As with most good ideas this began with good company, mugs of coffee and biscuits (of which Roald Dahl would approve). Dr Jane Carter and I were thinking, and to quote Elmer, ‘the think that we thinking’ was how we could take our research from the dusty archives, libraries and offices to where it could really work at its hardest, to make a difference…. your schools.
The year was 2016, and Cardiff, where I lived, was in the midst of a Roald Dahl frenzy. It was his centenary year and everywhere we looked there were Roald Dahl quotations, merchandise and even, occasionally, books. In 2012, I had co-edited and contributed to the first collection of academic essays on Dahl’s children’s books, clearly peaking four years too early. In 2016 I had also been asked to contribute, fittingly enough, and perhaps with more canny timing on the part of the editor, to another academic collection of essays, Roald Dahl: Wales of the Unexpected focusing on identity, his Welsh childhood and The BFG. My monograph The Family in English Children’s Literature published back in 2008 (find a review here), was also sat high on the shelf at home, out of the reach of sticky fingers, for since its publication, my home had seen the addition of one baby girl, followed three years later by twins.
These books had been successful enough, but it seemed to me there should be more to it than this. The writing had been very much for the grown-ups, and it seemed, mainly for literature students or fellow academics, these books would probably never reach schools, teachers, parents, or even children’s publishers, and yet I had so much to say about the books and stories that so very many people were reading everyday, the stories that we have in common, for children’s stories touch everyone no matter what they go on to do in adult life. I wanted to take some ideas from my academic books, in child-friendly, bites, and then in slightly larger anyone-who’s-not-an-academic-but-works-with-children-and-likes-literature bites, to where they could make a difference, into the hands and hearts of our children, educators, publishers… in fact as far and wide as I could manage.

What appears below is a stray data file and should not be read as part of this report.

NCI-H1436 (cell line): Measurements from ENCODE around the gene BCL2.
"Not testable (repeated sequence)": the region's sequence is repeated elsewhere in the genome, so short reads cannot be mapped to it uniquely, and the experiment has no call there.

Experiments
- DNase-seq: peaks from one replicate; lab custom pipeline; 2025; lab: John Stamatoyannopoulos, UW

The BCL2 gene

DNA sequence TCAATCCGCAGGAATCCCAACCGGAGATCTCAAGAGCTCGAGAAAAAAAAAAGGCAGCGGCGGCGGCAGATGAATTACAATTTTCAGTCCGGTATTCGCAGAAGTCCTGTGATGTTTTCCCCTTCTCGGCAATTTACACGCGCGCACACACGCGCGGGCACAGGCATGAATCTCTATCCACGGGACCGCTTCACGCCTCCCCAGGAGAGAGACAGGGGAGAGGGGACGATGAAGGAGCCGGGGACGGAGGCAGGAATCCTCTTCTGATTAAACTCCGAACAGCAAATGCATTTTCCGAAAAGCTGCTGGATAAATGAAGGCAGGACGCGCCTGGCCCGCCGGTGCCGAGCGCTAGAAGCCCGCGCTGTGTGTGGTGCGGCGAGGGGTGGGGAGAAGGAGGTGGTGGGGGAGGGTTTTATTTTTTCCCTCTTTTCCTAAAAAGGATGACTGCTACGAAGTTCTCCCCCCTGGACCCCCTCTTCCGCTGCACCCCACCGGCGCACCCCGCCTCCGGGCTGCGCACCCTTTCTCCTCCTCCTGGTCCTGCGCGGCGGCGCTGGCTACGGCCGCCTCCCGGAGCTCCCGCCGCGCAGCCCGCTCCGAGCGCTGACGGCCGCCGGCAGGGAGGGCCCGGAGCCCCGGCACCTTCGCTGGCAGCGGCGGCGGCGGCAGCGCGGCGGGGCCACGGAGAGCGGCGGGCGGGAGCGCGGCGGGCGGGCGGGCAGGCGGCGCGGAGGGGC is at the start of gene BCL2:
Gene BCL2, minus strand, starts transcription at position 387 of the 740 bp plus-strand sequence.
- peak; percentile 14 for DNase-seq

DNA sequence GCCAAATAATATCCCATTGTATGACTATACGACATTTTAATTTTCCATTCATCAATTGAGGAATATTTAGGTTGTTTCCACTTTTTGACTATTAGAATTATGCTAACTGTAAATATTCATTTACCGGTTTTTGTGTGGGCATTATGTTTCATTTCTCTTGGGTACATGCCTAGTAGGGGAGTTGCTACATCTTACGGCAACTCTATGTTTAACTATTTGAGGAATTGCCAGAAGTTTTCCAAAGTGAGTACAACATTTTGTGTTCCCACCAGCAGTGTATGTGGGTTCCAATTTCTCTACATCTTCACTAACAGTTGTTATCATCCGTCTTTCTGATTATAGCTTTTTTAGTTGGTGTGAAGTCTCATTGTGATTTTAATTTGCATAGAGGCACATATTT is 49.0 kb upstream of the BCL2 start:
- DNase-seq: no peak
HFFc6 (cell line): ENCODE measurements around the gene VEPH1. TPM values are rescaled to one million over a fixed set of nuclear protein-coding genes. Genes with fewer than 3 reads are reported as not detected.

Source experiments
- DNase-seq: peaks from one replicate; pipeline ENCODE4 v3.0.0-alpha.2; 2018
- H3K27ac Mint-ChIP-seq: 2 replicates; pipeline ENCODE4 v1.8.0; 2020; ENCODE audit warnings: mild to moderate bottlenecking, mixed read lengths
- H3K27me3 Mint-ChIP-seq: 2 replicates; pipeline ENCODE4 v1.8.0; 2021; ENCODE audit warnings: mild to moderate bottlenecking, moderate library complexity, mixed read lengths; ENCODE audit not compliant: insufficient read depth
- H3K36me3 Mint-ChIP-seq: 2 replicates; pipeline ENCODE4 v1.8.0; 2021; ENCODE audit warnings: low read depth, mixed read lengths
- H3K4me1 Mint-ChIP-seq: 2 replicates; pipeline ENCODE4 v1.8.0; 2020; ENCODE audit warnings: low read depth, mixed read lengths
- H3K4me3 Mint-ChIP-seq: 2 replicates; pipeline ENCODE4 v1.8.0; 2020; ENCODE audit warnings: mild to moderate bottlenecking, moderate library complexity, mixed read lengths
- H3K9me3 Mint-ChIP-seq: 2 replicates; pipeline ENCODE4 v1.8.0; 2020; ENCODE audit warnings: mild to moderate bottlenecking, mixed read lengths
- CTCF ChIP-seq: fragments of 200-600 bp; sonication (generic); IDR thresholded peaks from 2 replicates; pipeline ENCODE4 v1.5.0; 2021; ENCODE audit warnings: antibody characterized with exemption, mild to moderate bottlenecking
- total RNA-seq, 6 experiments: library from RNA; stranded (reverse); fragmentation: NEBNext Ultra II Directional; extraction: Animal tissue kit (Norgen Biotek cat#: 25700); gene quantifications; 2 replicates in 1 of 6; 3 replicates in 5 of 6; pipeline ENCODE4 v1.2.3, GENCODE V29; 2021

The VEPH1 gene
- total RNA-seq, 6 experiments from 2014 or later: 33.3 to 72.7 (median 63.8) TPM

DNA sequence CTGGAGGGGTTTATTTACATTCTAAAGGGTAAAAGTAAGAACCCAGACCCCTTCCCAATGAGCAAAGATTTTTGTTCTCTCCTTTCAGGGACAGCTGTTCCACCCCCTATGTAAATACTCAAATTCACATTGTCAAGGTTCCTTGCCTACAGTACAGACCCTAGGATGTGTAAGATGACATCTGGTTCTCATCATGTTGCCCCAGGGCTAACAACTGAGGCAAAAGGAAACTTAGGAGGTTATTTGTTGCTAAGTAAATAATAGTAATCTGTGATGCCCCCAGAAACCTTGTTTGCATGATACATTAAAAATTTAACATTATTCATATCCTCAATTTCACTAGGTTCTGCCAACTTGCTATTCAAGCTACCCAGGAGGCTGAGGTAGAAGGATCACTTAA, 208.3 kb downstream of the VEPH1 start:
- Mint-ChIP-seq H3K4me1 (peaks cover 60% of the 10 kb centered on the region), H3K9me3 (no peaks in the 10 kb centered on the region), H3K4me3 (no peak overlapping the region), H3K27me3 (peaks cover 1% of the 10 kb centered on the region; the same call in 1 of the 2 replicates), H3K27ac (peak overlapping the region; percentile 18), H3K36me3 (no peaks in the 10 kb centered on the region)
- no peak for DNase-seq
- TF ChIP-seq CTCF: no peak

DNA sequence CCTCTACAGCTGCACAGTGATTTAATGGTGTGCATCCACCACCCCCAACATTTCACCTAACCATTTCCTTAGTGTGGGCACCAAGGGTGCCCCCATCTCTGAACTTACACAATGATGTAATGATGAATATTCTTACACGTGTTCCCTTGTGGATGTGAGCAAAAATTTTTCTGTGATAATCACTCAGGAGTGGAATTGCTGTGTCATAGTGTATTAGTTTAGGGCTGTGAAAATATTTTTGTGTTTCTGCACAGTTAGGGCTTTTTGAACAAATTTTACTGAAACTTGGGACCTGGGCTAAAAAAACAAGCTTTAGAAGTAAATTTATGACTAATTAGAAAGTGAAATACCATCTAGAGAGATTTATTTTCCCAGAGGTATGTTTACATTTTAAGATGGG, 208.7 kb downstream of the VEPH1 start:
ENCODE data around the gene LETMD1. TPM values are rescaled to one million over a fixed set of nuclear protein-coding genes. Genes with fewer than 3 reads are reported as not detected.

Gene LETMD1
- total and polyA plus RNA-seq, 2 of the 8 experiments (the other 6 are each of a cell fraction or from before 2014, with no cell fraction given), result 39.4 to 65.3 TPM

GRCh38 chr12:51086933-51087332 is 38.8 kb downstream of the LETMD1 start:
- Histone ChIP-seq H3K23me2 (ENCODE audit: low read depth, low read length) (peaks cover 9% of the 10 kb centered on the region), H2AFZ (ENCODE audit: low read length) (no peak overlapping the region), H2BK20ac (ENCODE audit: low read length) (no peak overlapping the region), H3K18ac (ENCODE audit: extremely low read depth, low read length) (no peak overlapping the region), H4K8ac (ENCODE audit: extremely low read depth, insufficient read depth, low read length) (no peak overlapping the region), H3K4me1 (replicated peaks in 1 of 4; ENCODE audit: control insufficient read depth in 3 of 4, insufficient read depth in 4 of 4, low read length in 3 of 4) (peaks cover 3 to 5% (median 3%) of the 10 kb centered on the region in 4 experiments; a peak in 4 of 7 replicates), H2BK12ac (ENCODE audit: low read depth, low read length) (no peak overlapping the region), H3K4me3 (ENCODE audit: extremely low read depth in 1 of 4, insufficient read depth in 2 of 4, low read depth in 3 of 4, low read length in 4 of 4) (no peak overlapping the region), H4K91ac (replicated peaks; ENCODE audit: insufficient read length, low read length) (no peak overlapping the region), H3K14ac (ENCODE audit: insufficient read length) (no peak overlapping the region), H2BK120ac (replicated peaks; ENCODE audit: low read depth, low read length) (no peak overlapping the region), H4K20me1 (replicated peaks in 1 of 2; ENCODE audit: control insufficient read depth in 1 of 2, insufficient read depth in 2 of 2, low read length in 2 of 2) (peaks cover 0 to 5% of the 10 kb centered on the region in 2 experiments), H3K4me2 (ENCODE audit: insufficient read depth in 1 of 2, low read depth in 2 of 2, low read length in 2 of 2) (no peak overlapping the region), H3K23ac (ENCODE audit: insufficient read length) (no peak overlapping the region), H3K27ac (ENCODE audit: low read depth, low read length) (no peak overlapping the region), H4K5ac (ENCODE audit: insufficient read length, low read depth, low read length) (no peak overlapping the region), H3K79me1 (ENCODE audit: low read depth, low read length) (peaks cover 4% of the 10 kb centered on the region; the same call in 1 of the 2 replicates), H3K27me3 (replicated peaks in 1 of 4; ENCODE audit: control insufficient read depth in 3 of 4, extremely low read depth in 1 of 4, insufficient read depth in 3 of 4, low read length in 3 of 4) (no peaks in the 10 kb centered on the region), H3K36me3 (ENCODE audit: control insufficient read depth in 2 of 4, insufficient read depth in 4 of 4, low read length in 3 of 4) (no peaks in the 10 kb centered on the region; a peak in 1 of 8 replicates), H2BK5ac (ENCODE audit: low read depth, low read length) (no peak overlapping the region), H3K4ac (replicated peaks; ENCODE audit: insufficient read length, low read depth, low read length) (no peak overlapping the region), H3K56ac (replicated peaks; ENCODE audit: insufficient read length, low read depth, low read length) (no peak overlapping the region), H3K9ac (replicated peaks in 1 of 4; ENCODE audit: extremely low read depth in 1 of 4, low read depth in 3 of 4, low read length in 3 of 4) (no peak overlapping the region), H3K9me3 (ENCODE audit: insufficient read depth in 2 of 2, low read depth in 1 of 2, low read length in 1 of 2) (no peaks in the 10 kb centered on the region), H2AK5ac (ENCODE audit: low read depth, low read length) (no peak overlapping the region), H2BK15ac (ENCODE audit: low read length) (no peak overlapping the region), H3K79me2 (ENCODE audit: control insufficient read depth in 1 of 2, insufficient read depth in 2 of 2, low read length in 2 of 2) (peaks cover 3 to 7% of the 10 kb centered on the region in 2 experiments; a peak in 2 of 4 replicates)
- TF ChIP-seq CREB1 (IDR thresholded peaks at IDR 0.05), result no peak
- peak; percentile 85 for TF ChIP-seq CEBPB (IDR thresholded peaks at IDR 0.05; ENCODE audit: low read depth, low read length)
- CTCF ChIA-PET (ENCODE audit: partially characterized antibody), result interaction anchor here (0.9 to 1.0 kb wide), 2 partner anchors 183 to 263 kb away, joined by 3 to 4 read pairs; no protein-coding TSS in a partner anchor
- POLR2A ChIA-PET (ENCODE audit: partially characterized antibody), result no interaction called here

Jane it seemed was the perfect partner in this. A fellow academic, she works in the Education Dept, her research took her into schools, to talk to actual real children and teachers. Jane also has extensive expertise in children’s literature, but also with the practicalities of how it works in classrooms, having been a teacher, a deputy head and a literature consultant. And, remember this, we both liked coffee, biscuits and books.
We began tentatively enough, by sharing our expertise from our different, yet at the same time, strikingly similar disciplines, we put our heads together and developed assemblies. To begin with we grouped together our undergraduates from UWE Education and English Literature, fed them my research on Roald Dahl, coupled with Jane’s education input, and they designed 20 minute long assemblies, which over the next 2 years various groups of students delivered in up to 30 primary schools across Bristol and S.Glos. This had many positive results, our students worked with peers outside of their own disciplines, they were designing their own assemblies, using academic research, and then presenting it, sometimes in front of 500 children and fifty adults. But more importantly, this was a way to get bite-sized bits of university research, from the books on the high shelves, and in offices, through the coffee shop, to our lecture theatres, to a mix of students, and through to school halls, pupils and perhaps, if we were lucky, those children may even have mentioned us in their own own living rooms. Yes, we know there’s a Chinese Whisper effect here. But an excitement about books was beginning, university research was just edging through, painting, we hope, a little bit of sparkle on whoever touched it along the way.
To help make sure more of that glitter stuck, I offered follow-up classes, after assemblies, often initially on Dahl, to a year of the school’s choice. Here we might discuss, themes straight from my research. Roald Dahl and family, his depiction of women, a close look at Blake’s illustrations, and as the project grew, and my experience blossomed, we turned to the more controversial elements of Dahl, especially with years 5 and 6, and readers (both pupils and teachers) who felt empowered to ask more questions, to see more and more complexities were created, one story, one session, one quotation, or image, at a time.